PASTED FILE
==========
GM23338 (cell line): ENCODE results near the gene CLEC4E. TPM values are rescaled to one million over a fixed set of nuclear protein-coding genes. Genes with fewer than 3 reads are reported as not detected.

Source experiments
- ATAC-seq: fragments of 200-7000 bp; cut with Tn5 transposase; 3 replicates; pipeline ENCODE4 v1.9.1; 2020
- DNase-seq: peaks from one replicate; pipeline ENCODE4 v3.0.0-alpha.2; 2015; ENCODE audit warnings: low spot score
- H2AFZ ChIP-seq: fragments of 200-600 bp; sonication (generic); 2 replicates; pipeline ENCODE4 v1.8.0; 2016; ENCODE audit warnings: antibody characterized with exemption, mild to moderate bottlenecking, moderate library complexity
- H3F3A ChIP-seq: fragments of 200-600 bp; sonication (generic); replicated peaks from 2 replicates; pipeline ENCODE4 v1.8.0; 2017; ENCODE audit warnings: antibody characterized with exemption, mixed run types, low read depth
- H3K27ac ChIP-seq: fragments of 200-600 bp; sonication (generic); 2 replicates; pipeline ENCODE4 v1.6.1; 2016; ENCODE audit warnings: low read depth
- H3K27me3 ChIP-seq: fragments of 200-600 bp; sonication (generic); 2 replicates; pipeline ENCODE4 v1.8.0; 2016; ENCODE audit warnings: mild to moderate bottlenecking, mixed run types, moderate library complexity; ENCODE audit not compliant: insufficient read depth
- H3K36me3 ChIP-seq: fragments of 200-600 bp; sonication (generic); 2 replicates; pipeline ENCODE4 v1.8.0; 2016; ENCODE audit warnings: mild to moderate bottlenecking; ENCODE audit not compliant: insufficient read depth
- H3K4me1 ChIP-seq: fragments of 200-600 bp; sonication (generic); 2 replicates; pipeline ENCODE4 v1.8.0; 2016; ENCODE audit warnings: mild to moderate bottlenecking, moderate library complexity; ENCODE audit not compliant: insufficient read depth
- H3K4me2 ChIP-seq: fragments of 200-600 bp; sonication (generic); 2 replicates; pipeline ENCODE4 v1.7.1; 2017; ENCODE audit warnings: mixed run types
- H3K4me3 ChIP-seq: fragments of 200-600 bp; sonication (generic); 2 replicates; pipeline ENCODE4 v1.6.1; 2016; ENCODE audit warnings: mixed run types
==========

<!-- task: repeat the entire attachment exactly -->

GM23338 (cell line): ENCODE results near the gene CLEC4E. TPM values are rescaled to one million over a fixed set of nuclear protein-coding genes. Genes with fewer than 3 reads are reported as not detected.

Source experiments
- ATAC-seq: fragments of 200-7000 bp; cut with Tn5 transposase; 3 replicates; pipeline ENCODE4 v1.9.1; 2020
- DNase-seq: peaks from one replicate; pipeline ENCODE4 v3.0.0-alpha.2; 2015; ENCODE audit warnings: low spot score
- H2AFZ ChIP-seq: fragments of 200-600 bp; sonication (generic); 2 replicates; pipeline ENCODE4 v1.8.0; 2016; ENCODE audit warnings: antibody characterized with exemption, mild to moderate bottlenecking, moderate library complexity
- H3F3A ChIP-seq: fragments of 200-600 bp; sonication (generic); replicated peaks from 2 replicates; pipeline ENCODE4 v1.8.0; 2017; ENCODE audit warnings: antibody characterized with exemption, mixed run types, low read depth
- H3K27ac ChIP-seq: fragments of 200-600 bp; sonication (generic); 2 replicates; pipeline ENCODE4 v1.6.1; 2016; ENCODE audit warnings: low read depth
- H3K27me3 ChIP-seq: fragments of 200-600 bp; sonication (generic); 2 replicates; pipeline ENCODE4 v1.8.0; 2016; ENCODE audit warnings: mild to moderate bottlenecking, mixed run types, moderate library complexity; ENCODE audit not compliant: insufficient read depth
- H3K36me3 ChIP-seq: fragments of 200-600 bp; sonication (generic); 2 replicates; pipeline ENCODE4 v1.8.0; 2016; ENCODE audit warnings: mild to moderate bottlenecking; ENCODE audit not compliant: insufficient read depth
- H3K4me1 ChIP-seq: fragments of 200-600 bp; sonication (generic); 2 replicates; pipeline ENCODE4 v1.8.0; 2016; ENCODE audit warnings: mild to moderate bottlenecking, moderate library complexity; ENCODE audit not compliant: insufficient read depth
- H3K4me2 ChIP-seq: fragments of 200-600 bp; sonication (generic); 2 replicates; pipeline ENCODE4 v1.7.1; 2017; ENCODE audit warnings: mixed run types
- H3K4me3 ChIP-seq: fragments of 200-600 bp; sonication (generic); 2 replicates; pipeline ENCODE4 v1.6.1; 2016; ENCODE audit warnings: mixed run types